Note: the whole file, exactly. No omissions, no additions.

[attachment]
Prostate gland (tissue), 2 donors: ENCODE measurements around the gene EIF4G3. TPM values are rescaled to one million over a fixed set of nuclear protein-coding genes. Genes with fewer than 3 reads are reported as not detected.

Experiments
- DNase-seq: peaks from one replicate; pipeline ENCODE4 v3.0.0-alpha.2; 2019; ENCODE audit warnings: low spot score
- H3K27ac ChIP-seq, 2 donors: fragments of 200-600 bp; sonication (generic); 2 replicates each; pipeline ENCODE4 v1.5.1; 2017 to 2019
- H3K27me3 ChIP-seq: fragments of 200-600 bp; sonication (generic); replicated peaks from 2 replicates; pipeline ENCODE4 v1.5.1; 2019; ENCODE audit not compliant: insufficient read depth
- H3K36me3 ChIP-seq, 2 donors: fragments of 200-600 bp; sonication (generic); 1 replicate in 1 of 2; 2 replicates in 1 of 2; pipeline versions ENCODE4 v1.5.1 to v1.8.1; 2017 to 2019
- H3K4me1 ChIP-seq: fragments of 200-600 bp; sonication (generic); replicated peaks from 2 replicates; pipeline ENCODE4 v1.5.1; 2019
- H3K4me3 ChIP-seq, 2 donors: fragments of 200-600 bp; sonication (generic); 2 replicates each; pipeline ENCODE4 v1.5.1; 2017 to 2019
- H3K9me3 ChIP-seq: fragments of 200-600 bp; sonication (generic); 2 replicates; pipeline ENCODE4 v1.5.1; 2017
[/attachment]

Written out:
Prostate gland (tissue), 2 donors: ENCODE measurements around the gene EIF4G3. TPM values are rescaled to one million over a fixed set of nuclear protein-coding genes. Genes with fewer than 3 reads are reported as not detected.

Experiments
- DNase-seq: peaks from one replicate; pipeline ENCODE4 v3.0.0-alpha.2; 2019; ENCODE audit warnings: low spot score
- H3K27ac ChIP-seq, 2 donors: fragments of 200-600 bp; sonication (generic); 2 replicates each; pipeline ENCODE4 v1.5.1; 2017 to 2019
- H3K27me3 ChIP-seq: fragments of 200-600 bp; sonication (generic); replicated peaks from 2 replicates; pipeline ENCODE4 v1.5.1; 2019; ENCODE audit not compliant: insufficient read depth
- H3K36me3 ChIP-seq, 2 donors: fragments of 200-600 bp; sonication (generic); 1 replicate in 1 of 2; 2 replicates in 1 of 2; pipeline versions ENCODE4 v1.5.1 to v1.8.1; 2017 to 2019
- H3K4me1 ChIP-seq: fragments of 200-600 bp; sonication (generic); replicated peaks from 2 replicates; pipeline ENCODE4 v1.5.1; 2019
- H3K4me3 ChIP-seq, 2 donors: fragments of 200-600 bp; sonication (generic); 2 replicates each; pipeline ENCODE4 v1.5.1; 2017 to 2019
- H3K9me3 ChIP-seq: fragments of 200-600 bp; sonication (generic); 2 replicates; pipeline ENCODE4 v1.5.1; 2017